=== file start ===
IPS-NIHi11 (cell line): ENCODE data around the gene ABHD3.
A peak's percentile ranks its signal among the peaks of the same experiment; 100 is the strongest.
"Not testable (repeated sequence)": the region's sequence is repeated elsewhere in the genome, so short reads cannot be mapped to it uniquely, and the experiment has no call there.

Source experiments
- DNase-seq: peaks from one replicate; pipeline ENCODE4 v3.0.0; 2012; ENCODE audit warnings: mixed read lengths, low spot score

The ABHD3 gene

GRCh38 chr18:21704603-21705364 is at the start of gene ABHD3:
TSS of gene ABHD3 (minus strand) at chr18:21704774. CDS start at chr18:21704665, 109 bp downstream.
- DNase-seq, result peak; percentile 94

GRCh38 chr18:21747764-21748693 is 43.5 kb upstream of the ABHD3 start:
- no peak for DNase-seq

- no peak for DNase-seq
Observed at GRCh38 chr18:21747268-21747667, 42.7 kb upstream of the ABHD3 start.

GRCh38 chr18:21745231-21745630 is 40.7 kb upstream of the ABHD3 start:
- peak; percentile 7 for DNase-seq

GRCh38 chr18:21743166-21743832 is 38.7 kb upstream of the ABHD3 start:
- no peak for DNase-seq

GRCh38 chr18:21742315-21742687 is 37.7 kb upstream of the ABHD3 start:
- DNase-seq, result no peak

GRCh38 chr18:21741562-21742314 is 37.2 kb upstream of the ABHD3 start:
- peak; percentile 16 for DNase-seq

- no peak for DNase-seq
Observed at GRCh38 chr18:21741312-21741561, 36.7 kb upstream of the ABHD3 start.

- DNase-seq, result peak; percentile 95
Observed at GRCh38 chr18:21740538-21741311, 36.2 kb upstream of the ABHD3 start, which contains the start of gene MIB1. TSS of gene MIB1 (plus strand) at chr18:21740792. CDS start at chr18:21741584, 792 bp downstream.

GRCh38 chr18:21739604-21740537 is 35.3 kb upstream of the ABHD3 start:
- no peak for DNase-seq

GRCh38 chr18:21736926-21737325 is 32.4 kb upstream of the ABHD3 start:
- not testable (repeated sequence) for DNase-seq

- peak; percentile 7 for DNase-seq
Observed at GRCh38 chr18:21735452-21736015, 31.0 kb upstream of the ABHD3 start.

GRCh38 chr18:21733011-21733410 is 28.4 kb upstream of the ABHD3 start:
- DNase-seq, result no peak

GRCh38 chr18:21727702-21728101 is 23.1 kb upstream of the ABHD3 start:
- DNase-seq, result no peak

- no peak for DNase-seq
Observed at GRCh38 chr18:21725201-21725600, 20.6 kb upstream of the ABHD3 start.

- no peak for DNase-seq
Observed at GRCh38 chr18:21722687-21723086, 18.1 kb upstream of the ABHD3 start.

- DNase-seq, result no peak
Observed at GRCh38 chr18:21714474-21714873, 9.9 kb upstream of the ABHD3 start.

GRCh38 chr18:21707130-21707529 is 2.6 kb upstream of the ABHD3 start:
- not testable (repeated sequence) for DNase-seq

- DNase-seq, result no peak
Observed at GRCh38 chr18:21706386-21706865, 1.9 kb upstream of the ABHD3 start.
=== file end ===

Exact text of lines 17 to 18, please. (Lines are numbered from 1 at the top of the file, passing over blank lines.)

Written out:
- no peak for DNase-seq

GRCh38 chr18:21742315-21742687 is 37.7 kb upstream of the ABHD3 start: